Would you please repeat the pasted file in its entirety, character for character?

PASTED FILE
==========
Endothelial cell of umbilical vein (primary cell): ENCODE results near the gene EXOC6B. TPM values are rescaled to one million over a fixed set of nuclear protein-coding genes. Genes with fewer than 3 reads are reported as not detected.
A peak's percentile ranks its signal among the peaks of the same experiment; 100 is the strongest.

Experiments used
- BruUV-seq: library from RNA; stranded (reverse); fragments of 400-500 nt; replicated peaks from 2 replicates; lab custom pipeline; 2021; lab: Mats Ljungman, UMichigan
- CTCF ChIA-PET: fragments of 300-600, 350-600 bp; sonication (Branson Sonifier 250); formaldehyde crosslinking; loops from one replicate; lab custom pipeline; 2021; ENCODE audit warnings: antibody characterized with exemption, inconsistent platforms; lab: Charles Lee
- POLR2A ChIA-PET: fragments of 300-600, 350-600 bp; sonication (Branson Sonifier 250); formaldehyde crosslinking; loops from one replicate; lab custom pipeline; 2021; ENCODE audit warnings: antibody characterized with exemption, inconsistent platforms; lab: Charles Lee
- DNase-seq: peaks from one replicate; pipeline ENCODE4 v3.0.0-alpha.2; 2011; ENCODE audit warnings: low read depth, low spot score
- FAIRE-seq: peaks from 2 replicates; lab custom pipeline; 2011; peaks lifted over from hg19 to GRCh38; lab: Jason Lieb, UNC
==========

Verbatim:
Endothelial cell of umbilical vein (primary cell): ENCODE results near the gene EXOC6B. TPM values are rescaled to one million over a fixed set of nuclear protein-coding genes. Genes with fewer than 3 reads are reported as not detected.
A peak's percentile ranks its signal among the peaks of the same experiment; 100 is the strongest.

Experiments used
- BruUV-seq: library from RNA; stranded (reverse); fragments of 400-500 nt; replicated peaks from 2 replicates; lab custom pipeline; 2021; lab: Mats Ljungman, UMichigan
- CTCF ChIA-PET: fragments of 300-600, 350-600 bp; sonication (Branson Sonifier 250); formaldehyde crosslinking; loops from one replicate; lab custom pipeline; 2021; ENCODE audit warnings: antibody characterized with exemption, inconsistent platforms; lab: Charles Lee
- POLR2A ChIA-PET: fragments of 300-600, 350-600 bp; sonication (Branson Sonifier 250); formaldehyde crosslinking; loops from one replicate; lab custom pipeline; 2021; ENCODE audit warnings: antibody characterized with exemption, inconsistent platforms; lab: Charles Lee
- DNase-seq: peaks from one replicate; pipeline ENCODE4 v3.0.0-alpha.2; 2011; ENCODE audit warnings: low read depth, low spot score
- FAIRE-seq: peaks from 2 replicates; lab custom pipeline; 2011; peaks lifted over from hg19 to GRCh38; lab: Jason Lieb, UNC